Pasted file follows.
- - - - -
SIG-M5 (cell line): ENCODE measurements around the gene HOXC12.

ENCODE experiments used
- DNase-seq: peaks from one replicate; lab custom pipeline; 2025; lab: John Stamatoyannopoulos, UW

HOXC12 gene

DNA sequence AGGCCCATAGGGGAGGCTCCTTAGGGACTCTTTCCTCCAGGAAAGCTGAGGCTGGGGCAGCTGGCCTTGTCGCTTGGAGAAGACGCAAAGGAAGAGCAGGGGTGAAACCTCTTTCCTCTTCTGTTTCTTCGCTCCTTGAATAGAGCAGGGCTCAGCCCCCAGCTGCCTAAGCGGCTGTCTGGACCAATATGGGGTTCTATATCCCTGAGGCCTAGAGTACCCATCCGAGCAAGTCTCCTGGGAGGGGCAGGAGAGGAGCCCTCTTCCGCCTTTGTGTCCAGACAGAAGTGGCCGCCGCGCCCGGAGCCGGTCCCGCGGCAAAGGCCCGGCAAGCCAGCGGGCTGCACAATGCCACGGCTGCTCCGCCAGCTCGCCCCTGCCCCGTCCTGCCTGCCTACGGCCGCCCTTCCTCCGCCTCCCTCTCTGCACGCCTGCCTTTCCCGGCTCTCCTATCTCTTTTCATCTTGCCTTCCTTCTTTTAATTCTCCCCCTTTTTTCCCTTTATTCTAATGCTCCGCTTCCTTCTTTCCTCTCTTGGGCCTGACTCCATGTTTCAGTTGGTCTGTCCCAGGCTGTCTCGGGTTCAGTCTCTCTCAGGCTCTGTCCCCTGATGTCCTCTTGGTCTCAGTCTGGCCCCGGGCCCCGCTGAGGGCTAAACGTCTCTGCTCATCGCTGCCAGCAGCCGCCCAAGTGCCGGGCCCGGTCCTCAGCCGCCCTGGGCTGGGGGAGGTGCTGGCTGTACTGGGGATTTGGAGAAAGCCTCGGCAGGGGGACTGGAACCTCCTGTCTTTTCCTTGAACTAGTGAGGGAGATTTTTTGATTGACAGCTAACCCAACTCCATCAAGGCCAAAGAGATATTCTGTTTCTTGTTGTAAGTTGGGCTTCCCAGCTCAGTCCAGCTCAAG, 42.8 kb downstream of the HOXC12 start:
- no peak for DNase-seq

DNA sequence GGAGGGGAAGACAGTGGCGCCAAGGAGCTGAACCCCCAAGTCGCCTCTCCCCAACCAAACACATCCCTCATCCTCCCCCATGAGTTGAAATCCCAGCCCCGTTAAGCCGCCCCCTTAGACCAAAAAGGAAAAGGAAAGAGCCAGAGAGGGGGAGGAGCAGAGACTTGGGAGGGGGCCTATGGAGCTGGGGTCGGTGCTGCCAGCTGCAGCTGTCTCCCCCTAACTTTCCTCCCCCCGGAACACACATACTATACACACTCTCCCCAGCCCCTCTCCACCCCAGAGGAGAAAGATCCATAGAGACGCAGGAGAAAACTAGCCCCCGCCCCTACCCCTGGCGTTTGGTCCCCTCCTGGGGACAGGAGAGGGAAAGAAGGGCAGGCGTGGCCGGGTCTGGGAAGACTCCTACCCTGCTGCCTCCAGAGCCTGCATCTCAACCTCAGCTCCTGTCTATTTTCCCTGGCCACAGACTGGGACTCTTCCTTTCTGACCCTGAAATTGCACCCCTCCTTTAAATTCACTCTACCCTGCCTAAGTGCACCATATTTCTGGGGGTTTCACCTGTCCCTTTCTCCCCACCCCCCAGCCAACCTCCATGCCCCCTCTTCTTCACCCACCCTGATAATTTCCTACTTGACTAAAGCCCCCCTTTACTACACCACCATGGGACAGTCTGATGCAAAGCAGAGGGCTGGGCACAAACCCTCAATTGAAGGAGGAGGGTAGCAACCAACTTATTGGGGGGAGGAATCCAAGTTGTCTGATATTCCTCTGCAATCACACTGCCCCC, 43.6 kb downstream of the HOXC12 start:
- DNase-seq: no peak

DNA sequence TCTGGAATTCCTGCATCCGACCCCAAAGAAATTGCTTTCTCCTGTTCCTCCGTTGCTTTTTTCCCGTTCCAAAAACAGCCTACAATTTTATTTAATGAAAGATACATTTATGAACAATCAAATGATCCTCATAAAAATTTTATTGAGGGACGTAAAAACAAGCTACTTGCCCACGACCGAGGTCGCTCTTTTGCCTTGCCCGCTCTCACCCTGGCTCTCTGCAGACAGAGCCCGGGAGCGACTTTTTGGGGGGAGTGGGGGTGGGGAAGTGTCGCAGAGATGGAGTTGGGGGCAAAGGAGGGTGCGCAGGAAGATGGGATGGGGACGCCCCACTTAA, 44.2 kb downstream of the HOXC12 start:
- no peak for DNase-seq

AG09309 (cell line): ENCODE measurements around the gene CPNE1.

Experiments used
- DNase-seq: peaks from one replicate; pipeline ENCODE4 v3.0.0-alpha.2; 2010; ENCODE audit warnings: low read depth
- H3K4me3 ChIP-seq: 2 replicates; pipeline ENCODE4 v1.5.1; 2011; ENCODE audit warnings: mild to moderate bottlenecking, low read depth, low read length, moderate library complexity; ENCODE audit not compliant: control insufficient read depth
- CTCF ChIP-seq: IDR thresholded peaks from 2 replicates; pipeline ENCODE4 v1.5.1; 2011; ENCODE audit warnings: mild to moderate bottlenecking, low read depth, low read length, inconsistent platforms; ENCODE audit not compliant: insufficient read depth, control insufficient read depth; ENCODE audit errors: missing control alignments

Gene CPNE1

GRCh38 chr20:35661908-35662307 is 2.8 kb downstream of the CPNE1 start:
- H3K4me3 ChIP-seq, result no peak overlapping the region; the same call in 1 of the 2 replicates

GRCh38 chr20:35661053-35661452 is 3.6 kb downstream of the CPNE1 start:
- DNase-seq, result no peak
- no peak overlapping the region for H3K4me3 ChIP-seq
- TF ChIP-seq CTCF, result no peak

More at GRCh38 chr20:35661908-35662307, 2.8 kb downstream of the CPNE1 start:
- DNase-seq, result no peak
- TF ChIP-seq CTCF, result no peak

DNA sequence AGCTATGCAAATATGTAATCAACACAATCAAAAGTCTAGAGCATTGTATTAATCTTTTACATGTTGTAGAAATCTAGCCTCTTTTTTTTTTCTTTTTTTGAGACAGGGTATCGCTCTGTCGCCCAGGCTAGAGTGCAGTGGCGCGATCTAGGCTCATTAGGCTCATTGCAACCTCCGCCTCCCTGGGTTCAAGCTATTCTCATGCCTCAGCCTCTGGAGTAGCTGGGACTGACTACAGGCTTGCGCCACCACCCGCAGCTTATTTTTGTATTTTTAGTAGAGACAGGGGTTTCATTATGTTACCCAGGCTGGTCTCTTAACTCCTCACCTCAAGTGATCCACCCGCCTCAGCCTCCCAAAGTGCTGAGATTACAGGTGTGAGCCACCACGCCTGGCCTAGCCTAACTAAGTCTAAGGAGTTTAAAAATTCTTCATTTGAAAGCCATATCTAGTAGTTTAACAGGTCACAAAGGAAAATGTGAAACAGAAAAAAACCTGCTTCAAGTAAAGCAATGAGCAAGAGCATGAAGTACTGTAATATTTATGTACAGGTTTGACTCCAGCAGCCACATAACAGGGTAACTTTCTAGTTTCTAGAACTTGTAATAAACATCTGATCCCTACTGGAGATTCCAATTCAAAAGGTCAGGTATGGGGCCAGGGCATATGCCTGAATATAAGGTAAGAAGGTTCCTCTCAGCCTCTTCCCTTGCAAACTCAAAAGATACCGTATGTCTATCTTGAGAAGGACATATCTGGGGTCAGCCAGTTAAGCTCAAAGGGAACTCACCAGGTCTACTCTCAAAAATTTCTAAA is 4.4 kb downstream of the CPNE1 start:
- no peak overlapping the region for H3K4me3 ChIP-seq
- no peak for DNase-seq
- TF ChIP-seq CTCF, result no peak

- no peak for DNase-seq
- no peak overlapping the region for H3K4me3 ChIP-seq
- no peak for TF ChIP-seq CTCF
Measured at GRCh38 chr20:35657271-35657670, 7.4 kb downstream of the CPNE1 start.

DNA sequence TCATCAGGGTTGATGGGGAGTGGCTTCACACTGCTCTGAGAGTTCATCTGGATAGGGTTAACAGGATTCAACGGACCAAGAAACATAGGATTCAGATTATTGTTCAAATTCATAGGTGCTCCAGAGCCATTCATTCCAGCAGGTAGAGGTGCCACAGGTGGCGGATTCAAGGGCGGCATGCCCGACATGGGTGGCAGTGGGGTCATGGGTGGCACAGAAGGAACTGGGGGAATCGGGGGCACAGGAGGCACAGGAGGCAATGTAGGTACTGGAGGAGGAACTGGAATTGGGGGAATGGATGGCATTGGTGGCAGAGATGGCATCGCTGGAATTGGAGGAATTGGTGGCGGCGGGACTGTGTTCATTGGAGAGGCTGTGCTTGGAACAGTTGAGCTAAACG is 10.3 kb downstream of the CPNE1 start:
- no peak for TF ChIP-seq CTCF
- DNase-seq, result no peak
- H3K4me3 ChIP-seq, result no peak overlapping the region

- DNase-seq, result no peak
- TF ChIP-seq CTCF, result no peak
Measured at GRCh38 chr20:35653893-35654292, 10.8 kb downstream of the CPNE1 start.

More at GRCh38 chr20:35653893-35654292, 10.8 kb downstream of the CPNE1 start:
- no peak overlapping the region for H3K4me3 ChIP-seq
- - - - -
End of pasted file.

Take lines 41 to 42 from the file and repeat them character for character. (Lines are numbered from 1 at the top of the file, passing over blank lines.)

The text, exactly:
More at GRCh38 chr20:35653893-35654292, 10.8 kb downstream of the CPNE1 start:
- no peak overlapping the region for H3K4me3 ChIP-seq